Why Collaborate

The Coalition Champions a Collaborative, Cross-Sector Approach.

This philosophy is driven by the following three imperatives.

We Need to Break Down Discipline-based Silos.

Members of the public demand easy, barrier-free access to the information and experiences they seek, without regard to institutional or disciplinary divisions. This calls for our profession to think of users and user communities holistically, and prepare our workforce to work across boundaries to meet user needs.

Each Discipline Brings Unique Strengths and Answers to Common Challenges.

While we can learn much from one another, there is even greater potential in what we can create together. By leveraging both our similarities and our differences, we will generate creative and effective solutions we could not reach by acting in isolation.

It is in our Collective Economic Interest.

Through collaboration and resource sharing, we can accomplish more than we can acting independently. By collaborating where we share interests, resources are freed up to focus on our areas of specialization. It allows for the creation of larger, more transparent markets for continuing education and professional development offerings, expanding the market for providers, and allowing both providers and consumers to do more with limited resources. Through aligned plans, such as those documented in the National Agenda for Continuing Education and Professional Development across Libraries, Archives, and Museums, we help our organizational efforts contribute toward common national-level goals.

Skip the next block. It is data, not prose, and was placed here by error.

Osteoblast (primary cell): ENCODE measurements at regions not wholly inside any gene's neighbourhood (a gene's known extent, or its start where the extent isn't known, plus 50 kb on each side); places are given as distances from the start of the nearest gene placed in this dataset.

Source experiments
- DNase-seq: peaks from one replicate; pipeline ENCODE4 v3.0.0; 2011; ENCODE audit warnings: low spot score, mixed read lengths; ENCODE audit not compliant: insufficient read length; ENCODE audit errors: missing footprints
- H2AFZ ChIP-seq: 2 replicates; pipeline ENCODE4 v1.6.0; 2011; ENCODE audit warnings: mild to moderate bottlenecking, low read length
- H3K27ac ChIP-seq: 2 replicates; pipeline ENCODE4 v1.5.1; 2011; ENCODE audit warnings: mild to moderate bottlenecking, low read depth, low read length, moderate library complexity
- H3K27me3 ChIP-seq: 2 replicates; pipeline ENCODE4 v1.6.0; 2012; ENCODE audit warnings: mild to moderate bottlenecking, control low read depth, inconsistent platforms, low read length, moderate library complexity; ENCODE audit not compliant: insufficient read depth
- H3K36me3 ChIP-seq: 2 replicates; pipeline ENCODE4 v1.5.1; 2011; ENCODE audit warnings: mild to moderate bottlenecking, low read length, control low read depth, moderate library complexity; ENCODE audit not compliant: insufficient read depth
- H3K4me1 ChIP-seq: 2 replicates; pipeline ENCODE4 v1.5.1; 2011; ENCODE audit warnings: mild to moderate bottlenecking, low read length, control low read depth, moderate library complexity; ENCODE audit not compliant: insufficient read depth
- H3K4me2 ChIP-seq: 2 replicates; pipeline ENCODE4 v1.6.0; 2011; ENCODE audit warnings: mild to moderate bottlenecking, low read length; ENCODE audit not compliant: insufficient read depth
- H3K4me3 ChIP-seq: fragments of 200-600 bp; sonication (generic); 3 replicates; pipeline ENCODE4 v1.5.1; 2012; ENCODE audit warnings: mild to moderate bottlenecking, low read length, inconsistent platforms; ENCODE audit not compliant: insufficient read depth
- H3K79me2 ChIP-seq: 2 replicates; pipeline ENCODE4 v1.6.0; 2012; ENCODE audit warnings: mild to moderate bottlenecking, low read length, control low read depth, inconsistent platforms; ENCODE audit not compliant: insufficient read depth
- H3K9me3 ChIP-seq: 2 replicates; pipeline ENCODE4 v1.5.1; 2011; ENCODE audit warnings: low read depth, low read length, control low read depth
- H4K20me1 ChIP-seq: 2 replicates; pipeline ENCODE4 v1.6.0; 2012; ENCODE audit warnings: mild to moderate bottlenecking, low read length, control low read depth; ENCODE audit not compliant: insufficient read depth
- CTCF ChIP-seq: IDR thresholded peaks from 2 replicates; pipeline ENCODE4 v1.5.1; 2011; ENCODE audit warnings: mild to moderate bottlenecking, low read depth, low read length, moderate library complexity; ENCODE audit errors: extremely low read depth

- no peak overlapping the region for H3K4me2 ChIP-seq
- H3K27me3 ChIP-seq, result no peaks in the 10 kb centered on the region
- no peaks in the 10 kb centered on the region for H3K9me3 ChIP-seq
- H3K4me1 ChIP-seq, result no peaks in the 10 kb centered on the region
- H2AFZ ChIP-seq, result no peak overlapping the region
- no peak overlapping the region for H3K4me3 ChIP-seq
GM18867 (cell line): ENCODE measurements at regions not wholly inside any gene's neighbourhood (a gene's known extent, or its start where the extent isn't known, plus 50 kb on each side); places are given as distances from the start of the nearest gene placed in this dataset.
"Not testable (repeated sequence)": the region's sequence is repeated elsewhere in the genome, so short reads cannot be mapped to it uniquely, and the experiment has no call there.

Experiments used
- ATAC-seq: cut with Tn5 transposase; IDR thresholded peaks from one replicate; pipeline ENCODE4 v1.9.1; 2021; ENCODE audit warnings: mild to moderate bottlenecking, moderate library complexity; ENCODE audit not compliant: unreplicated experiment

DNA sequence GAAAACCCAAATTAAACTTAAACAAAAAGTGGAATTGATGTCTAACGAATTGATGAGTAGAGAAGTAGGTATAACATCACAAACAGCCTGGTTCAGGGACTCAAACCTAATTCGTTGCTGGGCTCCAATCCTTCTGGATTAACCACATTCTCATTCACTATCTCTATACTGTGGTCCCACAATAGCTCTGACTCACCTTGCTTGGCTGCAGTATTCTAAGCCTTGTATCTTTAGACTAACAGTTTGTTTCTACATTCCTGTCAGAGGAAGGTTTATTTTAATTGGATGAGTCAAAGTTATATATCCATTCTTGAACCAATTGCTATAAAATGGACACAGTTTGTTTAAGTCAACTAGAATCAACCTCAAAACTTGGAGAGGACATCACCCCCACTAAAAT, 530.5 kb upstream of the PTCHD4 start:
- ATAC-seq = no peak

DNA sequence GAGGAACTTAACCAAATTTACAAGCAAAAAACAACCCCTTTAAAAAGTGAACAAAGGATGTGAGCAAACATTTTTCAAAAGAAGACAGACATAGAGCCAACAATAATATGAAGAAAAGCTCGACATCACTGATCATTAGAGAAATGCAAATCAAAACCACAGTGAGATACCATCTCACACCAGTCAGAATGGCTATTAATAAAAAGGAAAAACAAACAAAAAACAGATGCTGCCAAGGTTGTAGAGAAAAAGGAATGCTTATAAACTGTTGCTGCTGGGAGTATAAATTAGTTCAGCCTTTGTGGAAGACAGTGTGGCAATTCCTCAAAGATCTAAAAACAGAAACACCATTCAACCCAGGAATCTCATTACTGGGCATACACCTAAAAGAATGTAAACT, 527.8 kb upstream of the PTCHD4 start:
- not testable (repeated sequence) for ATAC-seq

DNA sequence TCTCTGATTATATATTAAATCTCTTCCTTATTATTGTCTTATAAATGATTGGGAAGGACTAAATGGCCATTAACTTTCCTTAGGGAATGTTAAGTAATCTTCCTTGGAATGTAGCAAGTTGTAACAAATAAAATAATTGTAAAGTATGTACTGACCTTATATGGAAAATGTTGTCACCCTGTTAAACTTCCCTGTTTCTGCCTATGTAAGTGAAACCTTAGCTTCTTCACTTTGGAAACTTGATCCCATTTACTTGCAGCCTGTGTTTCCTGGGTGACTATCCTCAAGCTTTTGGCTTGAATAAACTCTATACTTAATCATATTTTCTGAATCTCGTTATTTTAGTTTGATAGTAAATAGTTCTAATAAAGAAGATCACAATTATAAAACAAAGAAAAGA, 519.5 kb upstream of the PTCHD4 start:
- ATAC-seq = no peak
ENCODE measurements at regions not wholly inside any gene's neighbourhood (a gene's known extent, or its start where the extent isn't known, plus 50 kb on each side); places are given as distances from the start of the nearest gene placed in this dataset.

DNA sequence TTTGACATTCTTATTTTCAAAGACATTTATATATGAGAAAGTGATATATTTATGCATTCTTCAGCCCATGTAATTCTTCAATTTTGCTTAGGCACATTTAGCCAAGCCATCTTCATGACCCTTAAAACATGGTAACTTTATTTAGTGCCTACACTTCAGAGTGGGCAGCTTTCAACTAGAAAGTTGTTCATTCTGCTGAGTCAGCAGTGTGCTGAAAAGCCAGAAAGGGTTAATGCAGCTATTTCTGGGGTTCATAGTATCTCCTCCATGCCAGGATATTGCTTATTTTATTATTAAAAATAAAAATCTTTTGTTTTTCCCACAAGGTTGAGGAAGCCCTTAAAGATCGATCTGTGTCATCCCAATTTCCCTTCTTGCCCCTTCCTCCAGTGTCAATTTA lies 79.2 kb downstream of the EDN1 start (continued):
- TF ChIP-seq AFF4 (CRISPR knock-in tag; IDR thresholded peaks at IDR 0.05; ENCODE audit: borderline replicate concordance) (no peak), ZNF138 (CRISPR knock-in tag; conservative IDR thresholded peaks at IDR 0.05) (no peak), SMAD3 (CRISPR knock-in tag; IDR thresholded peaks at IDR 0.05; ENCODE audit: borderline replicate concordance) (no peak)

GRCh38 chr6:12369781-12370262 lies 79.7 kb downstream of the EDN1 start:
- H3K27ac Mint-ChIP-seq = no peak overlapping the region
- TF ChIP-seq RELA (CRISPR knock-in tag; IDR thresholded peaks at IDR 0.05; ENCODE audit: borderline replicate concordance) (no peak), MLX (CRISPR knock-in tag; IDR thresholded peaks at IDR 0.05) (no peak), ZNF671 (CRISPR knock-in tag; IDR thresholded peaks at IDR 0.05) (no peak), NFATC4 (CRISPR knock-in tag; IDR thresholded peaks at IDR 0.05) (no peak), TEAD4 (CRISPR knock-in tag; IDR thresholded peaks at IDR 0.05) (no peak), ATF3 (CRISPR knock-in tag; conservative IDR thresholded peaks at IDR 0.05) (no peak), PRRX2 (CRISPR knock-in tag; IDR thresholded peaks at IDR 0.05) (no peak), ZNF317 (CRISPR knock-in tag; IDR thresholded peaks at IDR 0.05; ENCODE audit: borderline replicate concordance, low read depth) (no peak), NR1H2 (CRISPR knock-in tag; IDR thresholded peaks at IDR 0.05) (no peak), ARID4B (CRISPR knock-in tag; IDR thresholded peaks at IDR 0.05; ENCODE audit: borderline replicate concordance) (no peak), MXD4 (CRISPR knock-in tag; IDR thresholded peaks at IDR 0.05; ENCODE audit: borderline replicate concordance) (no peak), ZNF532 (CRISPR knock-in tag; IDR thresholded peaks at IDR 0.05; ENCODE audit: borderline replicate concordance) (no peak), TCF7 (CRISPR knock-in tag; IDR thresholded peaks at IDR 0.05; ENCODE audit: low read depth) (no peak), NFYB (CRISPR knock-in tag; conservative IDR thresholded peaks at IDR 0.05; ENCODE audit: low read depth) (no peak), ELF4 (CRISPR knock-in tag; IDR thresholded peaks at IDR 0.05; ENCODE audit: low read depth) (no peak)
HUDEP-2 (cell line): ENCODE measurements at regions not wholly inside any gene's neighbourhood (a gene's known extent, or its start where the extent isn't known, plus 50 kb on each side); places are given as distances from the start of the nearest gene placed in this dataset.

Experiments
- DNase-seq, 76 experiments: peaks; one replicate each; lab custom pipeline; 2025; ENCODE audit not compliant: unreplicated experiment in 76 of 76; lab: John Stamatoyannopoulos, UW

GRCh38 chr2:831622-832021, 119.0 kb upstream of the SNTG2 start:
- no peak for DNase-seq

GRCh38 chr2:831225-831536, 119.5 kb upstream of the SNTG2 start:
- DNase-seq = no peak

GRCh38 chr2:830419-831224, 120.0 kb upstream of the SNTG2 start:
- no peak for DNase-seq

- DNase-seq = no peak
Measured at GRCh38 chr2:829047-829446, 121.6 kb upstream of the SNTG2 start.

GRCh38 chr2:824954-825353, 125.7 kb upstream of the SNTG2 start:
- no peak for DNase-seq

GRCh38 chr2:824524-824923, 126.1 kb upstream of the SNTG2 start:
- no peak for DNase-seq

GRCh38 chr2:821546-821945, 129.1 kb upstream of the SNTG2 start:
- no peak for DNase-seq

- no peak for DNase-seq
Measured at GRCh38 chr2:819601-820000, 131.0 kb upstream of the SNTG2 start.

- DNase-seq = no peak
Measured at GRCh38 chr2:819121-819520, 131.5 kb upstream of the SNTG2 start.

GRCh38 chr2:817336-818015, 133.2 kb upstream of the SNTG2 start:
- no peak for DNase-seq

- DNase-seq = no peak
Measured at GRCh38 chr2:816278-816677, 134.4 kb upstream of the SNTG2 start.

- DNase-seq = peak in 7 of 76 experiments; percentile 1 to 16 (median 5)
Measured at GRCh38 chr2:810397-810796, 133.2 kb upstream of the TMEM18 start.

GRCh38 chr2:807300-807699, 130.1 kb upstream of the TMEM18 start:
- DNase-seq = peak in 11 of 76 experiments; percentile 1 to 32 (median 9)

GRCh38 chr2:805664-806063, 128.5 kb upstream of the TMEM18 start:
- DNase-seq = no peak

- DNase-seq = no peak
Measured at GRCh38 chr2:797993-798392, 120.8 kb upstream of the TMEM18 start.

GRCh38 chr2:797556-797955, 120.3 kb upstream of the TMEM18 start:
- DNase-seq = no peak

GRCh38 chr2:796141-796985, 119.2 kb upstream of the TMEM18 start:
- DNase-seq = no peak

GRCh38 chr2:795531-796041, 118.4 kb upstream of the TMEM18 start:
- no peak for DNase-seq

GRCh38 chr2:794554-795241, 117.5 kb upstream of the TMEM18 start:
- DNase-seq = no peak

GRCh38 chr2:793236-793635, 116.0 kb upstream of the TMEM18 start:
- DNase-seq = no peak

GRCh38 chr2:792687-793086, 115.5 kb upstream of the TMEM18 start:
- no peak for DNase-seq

Opportunities for Collaboration

All library, archives, and museum organizations with an interest in continuing education and professional development can contribute to this nationwide movement. Leaders, program hosts and administrators, designers, trainers and instructors can find inspiration in the National Agenda.

In addition, the Spanning Our Field Boundaries white paper identifies the following “collaborative starting points,” or growth areas that are ripe for collaboration:

Digital transitions—management needs an increasingly sophisticated grounding in technology in order to manage staff, vendors/suppliers, and daily operations.

Funding challenges—across each field and sub-field, fiscal pressures require major operational changes, diversification of revenue streams, and increased advocacy outcomes.

Policy changes—a range of federal, state, and local policies have vast implications for our ongoing management of our organizational infrastructures and our collections.

Leadership challenges—leaders increasingly need training to address organizational and field-level issues, ranging beyond subject-specific needs to topics from realms of business, marketing, finance, strategic communications, etc.

Succession planning—across the fields, we have noted that waves of retirement at top leadership positions seem to be complicated by a sense of reticence by the “next generation” to take on leadership positions.